After months of debate about new garages and permit programs, Palo Alto officials shifted gears on Monday in their search for parking solutions when they approved an ambitious initiative aimed at getting drivers out of cars altogether.
Buoyed by years of resident frustration over insufficient parking and a week of community praise about the latest remedies proposed by staff, the City Council voted unanimously to explore a series of "transportation demand management" (TDM) initiatives aimed at getting commuters to switch from cars to other modes of transportation. The package of proposals includes exploring a downtown Transportation Management Association; providing Caltrain Go Passes to City Hall workers willing to give up their parking permits; soliciting bids to dramatically expand the city's shuttle program and implementing various car-share and ride-share programs downtown.
The council's vote authorizes staff to issue requests for proposals to the private market for consulting services relating to the new association and for a shuttle provider who could expand the existing two-bus program into a robust, citywide system.
The fledgling TDM program borrows heavily from similar efforts both in the private sector, where companies like Google use large shuttle fleets to ferry employees, and the public sector, where agencies like the City of San Mateo and Contra Costa County have set up "transportation management associations" (TMA) that coordinate traffic-reduction efforts. Much like elsewhere, the goal in Palo Alto is to encourage downtown employees to switch to Caltrain, buses and bicycles, thereby alleviating the city's worsening parking shortage. In staff's parlance, the TDM effort is one leg in the city's "three-legged stool" of initiatives.
The other two legs of the stool are an increase in parking supply (largely through construction of new garages and lots) and a new "residential parking permit program" that would set time limits for commuters parking in downtown's congested residential districts.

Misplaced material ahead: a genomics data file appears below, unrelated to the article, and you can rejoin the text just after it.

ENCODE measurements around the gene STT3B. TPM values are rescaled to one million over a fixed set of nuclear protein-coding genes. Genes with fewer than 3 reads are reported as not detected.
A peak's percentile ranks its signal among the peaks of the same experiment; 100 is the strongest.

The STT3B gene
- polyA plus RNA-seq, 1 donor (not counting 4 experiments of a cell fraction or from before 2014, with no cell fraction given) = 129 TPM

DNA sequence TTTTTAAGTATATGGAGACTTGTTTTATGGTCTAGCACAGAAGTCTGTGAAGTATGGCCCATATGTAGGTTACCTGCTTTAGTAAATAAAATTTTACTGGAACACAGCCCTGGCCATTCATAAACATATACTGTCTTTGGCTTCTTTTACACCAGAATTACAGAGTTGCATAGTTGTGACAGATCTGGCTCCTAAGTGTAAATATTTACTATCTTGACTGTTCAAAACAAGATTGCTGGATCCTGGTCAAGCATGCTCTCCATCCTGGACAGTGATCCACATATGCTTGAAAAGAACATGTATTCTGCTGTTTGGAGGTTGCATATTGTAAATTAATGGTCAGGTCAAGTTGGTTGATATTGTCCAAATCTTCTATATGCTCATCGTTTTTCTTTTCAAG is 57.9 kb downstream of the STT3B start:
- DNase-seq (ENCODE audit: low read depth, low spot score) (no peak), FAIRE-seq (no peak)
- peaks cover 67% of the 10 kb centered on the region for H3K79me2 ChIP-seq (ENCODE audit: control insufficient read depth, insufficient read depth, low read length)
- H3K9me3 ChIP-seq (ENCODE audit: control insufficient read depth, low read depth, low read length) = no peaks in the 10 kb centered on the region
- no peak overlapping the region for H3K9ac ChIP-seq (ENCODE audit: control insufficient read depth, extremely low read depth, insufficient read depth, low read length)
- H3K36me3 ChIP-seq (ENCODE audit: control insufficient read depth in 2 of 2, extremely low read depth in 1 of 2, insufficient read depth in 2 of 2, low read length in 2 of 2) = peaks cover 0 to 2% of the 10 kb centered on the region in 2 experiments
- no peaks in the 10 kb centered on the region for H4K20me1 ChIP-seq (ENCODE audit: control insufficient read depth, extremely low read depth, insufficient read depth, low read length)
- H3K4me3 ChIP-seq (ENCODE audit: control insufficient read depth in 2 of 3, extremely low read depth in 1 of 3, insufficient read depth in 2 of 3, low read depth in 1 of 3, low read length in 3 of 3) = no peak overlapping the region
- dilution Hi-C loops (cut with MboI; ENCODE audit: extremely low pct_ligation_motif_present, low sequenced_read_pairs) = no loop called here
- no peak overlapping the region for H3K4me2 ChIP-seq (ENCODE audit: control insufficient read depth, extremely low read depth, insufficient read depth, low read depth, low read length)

In a memo issued last October, council members Gail Price, Greg Scharff, Nancy Shepherd and Liz Kniss urged the city to adopt a TDM program that would reduce car trips by at least 30 percent. They noted that the new permit program, parking garages and tougher parking requirements for new developments "will not alone solve the issues of parking and traffic."
"Stanford has reduced trips by 40 percent or more through a comprehensive TDM program, and with the right focus and attention Palo Alto could have similar results," the memo stated.
That view was widely shared on Monday. Neilson Buchanan, a Downtown North resident, said he and other neighborhood leaders fully support the steps outlined by staff.
"It looks really good to all of us," Buchanan said. "As we know more about it, it makes more and more sense."
Today, the effort to lessen reliance on cars has some urgency. With the recently approved residential-permit program scheduled to kick off early next year, commuters who have long relied on free all-day parking spots on residential blocks will soon lose that option.
For Charles "Chop" Keenan, a downtown developer who has been heavily involved in setting up downtown's existing parking-assessment district, the measures proposed by staff were key to making sure the permit program would work smoothly. Keenan said he had been exploring the existing association in Contra Costa, which consists of two full-time workers and a temp and which he said succeeded in reducing car use by 30 percent. A similar structure could be set up in Palo Alto, he said.
"Clearly TDM and supply are predicate acts to having an effective RPPP (residential parking permit program), where we don't just create chaos at the end of the day," Keenan said.
Hal Mickelson, representing the Chamber of Commerce, thanked city officials for their continued outreach to the business community and asked them to focus on encouragements, rather than penalties, in the new program.